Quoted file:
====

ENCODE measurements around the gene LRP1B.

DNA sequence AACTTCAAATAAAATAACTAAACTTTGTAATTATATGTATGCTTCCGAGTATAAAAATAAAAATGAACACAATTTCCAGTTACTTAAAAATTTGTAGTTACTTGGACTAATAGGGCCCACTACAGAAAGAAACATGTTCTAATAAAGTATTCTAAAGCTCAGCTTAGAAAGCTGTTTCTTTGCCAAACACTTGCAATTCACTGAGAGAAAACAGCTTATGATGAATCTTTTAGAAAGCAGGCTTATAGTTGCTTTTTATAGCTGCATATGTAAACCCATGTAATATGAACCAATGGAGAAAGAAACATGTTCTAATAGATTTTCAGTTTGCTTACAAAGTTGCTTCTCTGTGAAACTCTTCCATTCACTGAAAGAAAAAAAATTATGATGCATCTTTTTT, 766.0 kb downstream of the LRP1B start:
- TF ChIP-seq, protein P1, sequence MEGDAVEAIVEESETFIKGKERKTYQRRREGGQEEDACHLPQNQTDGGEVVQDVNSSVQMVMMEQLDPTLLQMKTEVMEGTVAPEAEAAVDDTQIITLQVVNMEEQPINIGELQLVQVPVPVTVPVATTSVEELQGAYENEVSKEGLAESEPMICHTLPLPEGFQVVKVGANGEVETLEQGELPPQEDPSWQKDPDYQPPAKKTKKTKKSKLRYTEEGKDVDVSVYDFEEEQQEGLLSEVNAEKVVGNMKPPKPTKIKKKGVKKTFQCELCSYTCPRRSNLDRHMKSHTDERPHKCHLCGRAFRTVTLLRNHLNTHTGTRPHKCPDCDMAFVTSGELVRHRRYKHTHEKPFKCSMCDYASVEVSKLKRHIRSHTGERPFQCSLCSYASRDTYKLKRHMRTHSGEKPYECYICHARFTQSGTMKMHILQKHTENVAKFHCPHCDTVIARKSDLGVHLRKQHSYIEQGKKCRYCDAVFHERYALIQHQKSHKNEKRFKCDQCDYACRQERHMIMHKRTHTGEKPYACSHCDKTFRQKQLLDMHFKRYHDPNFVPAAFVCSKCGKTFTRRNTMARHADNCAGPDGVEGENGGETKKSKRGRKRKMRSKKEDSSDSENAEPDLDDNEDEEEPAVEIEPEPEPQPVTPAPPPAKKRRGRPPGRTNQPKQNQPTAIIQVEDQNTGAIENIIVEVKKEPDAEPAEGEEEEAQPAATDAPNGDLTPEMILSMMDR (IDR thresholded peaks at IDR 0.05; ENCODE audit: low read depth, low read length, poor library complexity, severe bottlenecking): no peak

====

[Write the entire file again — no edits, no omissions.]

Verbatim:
ENCODE measurements around the gene LRP1B.

DNA sequence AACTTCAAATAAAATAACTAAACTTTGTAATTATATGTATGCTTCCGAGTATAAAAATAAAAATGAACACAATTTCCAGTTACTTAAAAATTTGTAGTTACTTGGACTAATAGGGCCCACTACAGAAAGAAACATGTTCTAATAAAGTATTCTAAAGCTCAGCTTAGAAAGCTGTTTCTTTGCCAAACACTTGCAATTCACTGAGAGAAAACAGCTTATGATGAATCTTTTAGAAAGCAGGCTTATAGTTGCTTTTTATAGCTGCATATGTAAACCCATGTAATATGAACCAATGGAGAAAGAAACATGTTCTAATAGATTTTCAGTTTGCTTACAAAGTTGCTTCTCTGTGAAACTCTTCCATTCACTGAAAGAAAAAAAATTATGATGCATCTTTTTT, 766.0 kb downstream of the LRP1B start:
- TF ChIP-seq, protein P1, sequence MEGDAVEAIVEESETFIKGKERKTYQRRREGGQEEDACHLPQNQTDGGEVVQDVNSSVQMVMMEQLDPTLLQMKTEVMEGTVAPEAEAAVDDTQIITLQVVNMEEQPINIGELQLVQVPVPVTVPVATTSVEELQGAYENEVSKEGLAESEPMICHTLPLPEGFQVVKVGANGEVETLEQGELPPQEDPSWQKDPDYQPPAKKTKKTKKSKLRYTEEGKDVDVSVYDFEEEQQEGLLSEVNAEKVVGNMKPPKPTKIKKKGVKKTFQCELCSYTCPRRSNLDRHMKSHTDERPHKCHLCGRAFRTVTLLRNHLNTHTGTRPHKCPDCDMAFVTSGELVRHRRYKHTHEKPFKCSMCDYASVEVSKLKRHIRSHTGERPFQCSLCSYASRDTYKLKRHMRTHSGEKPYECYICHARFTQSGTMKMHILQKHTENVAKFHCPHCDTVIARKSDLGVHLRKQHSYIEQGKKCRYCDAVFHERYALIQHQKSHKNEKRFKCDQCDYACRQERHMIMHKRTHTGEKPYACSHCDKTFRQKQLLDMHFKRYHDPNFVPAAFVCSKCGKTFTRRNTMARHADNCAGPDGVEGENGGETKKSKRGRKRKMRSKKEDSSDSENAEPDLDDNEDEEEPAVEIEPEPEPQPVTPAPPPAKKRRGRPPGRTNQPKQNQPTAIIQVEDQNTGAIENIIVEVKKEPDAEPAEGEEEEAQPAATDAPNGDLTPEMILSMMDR (IDR thresholded peaks at IDR 0.05; ENCODE audit: low read depth, low read length, poor library complexity, severe bottlenecking): no peak